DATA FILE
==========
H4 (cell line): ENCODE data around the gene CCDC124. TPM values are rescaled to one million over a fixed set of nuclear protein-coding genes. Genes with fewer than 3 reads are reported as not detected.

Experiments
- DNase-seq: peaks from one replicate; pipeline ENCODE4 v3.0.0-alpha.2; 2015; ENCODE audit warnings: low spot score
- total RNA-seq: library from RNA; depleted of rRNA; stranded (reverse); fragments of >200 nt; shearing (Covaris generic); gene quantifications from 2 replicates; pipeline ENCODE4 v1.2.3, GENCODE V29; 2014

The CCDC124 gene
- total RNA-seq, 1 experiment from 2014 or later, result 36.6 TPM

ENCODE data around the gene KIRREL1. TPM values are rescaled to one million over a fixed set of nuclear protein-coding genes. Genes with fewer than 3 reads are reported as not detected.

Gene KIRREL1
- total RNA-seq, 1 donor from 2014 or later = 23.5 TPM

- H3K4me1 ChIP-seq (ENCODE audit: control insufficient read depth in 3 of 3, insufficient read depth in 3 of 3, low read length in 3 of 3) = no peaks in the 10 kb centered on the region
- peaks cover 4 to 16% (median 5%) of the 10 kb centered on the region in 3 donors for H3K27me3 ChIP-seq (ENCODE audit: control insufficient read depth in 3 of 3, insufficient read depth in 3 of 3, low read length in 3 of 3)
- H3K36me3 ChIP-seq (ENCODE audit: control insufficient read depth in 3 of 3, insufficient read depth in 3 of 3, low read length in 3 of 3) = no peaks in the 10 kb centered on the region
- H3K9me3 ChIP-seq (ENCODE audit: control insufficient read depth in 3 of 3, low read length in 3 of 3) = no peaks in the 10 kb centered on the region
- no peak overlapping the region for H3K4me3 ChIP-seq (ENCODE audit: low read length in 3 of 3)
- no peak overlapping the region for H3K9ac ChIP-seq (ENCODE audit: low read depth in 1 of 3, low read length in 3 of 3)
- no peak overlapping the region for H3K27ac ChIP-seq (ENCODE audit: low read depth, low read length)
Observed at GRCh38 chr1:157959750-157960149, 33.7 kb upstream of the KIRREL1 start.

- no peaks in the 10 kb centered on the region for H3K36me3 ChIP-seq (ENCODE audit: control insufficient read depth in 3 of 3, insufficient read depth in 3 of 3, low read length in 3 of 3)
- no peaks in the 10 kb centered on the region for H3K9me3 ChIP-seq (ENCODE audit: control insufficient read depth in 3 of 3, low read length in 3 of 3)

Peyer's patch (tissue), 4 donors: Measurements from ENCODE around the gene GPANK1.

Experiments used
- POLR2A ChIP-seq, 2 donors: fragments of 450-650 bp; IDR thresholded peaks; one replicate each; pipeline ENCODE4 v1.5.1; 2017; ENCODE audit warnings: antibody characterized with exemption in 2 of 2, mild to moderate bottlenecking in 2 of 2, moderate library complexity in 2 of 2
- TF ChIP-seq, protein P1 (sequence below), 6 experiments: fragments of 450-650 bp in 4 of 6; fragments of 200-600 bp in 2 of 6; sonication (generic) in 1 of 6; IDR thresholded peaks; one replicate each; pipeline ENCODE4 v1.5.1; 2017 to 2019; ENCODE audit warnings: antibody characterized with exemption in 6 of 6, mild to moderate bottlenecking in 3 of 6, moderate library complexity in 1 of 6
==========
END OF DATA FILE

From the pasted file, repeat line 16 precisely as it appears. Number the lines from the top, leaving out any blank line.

- no peak overlapping the region for H3K27ac ChIP-seq (ENCODE audit: low read depth, low read length)